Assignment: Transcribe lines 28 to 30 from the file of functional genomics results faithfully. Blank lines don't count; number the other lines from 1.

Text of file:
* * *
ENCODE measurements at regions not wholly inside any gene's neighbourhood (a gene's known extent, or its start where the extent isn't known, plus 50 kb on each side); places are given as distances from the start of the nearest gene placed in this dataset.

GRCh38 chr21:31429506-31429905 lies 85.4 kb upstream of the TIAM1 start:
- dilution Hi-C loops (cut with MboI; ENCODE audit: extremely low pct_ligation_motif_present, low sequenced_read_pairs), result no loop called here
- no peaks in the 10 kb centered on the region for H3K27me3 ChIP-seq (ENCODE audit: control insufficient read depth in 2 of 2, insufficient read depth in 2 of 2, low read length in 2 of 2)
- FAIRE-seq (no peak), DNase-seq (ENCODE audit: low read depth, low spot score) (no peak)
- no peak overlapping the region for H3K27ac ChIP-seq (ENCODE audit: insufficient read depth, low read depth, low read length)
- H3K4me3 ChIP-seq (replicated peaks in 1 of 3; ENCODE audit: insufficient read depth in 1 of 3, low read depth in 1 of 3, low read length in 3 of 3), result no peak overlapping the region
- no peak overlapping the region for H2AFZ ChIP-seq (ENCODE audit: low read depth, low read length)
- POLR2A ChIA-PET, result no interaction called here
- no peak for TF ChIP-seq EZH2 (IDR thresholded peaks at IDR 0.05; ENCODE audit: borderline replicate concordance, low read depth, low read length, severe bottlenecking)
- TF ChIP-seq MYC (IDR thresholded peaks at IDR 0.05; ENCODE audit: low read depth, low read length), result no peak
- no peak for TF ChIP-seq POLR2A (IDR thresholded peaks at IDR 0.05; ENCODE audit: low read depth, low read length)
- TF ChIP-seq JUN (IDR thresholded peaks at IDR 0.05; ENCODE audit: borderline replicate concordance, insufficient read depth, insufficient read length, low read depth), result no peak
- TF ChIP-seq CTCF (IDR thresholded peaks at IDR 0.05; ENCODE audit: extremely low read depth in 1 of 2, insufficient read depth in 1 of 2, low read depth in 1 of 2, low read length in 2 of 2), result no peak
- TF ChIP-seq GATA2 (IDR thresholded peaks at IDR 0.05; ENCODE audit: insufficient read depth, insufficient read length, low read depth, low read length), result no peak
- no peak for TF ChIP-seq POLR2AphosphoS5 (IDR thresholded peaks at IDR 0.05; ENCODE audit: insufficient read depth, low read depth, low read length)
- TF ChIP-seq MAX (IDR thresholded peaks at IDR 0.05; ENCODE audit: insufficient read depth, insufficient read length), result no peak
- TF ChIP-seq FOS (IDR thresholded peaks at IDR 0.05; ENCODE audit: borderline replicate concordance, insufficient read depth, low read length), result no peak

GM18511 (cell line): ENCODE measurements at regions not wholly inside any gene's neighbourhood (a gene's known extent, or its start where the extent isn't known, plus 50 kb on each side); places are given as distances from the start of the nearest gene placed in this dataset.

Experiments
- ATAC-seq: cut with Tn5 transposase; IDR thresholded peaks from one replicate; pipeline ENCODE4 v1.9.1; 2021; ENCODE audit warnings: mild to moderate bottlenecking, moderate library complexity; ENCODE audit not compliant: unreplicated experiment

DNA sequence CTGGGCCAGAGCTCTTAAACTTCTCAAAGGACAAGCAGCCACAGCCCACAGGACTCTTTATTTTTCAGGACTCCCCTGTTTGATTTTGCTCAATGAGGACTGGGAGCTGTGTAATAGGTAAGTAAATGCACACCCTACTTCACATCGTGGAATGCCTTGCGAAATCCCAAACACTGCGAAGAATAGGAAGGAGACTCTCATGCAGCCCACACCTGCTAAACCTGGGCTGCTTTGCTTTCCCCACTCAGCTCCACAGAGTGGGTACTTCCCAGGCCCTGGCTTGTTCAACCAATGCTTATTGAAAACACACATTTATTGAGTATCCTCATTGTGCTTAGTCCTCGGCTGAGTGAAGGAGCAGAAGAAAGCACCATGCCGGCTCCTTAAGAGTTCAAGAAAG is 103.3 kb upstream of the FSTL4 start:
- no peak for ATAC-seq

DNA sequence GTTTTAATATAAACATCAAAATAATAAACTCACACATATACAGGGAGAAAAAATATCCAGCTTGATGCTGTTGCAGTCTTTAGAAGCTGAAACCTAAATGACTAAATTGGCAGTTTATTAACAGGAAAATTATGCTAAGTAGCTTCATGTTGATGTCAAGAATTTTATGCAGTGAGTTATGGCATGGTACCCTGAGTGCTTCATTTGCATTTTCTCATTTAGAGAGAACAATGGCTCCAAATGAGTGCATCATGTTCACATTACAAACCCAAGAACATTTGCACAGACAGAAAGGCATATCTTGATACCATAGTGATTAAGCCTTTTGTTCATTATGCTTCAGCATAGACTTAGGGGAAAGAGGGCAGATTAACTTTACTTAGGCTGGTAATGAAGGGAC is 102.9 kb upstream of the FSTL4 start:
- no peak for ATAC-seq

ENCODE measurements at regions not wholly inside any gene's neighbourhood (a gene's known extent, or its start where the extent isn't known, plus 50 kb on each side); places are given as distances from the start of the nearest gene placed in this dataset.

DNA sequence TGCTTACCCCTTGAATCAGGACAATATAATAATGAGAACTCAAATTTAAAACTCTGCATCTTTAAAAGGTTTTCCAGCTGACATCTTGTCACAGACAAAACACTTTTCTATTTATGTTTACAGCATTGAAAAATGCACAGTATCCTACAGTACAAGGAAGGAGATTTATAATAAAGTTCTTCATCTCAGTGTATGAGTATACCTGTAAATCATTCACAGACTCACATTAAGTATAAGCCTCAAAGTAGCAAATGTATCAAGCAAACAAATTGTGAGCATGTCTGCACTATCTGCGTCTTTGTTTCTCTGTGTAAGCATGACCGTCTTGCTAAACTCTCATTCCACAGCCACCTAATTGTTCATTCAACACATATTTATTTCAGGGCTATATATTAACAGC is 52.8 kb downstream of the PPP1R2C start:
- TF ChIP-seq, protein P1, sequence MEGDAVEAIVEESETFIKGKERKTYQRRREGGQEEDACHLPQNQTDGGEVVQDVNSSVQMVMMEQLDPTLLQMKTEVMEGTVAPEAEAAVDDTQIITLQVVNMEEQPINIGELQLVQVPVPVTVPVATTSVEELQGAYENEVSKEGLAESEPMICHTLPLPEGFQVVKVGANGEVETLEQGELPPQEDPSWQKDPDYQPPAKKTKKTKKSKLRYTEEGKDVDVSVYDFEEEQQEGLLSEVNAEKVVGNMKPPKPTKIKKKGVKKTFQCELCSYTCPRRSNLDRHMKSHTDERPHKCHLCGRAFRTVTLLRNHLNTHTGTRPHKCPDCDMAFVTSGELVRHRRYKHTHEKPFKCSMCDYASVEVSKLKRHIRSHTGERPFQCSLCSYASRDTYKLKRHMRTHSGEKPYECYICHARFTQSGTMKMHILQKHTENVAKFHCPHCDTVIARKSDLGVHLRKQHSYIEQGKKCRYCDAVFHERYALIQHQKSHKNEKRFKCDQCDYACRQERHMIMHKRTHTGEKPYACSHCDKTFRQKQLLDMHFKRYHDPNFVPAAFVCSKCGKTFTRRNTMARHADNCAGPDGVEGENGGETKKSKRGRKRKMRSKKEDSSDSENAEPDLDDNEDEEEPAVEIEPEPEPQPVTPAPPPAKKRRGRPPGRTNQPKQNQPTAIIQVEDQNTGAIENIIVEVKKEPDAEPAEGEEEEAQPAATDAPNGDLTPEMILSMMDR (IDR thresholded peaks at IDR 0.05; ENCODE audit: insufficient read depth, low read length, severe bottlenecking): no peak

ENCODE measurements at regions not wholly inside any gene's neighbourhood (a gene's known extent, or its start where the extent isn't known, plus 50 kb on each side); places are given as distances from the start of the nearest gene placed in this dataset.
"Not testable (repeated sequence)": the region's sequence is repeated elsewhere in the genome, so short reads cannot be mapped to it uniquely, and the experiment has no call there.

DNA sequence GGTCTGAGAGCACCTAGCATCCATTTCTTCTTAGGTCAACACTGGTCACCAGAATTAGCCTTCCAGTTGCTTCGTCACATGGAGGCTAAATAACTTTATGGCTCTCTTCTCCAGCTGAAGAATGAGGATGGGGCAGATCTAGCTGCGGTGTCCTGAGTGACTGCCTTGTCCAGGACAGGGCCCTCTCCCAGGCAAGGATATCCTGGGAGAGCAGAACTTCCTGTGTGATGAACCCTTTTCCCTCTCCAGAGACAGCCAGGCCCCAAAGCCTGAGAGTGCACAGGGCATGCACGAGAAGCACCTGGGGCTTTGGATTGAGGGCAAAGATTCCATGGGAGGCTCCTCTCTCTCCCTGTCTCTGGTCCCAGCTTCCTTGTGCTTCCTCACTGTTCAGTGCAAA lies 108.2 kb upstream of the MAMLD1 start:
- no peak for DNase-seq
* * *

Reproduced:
- TF ChIP-seq, protein P1, sequence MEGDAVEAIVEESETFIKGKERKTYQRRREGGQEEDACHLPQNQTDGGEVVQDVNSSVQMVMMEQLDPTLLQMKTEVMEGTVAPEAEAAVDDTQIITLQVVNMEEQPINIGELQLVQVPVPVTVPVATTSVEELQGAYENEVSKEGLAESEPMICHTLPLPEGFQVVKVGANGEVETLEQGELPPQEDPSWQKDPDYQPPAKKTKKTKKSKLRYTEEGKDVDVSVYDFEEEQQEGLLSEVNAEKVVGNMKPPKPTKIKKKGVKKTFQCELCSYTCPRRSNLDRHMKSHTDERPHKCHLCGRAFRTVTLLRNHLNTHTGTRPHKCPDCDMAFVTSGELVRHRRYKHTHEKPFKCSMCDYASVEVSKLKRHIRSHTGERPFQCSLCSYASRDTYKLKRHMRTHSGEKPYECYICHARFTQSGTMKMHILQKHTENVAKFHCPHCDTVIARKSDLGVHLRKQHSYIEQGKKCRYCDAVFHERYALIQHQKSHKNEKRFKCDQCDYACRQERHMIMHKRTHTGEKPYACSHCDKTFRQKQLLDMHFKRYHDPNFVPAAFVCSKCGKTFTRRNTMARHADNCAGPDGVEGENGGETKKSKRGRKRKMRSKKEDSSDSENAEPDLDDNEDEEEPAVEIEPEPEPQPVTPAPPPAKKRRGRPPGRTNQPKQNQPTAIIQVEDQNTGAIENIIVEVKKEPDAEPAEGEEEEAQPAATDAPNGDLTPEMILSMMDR (IDR thresholded peaks at IDR 0.05; ENCODE audit: insufficient read depth, low read length, severe bottlenecking): no peak

ENCODE measurements at regions not wholly inside any gene's neighbourhood (a gene's known extent, or its start where the extent isn't known, plus 50 kb on each side); places are given as distances from the start of the nearest gene placed in this dataset.
"Not testable (repeated sequence)": the region's sequence is repeated elsewhere in the genome, so short reads cannot be mapped to it uniquely, and the experiment has no call there.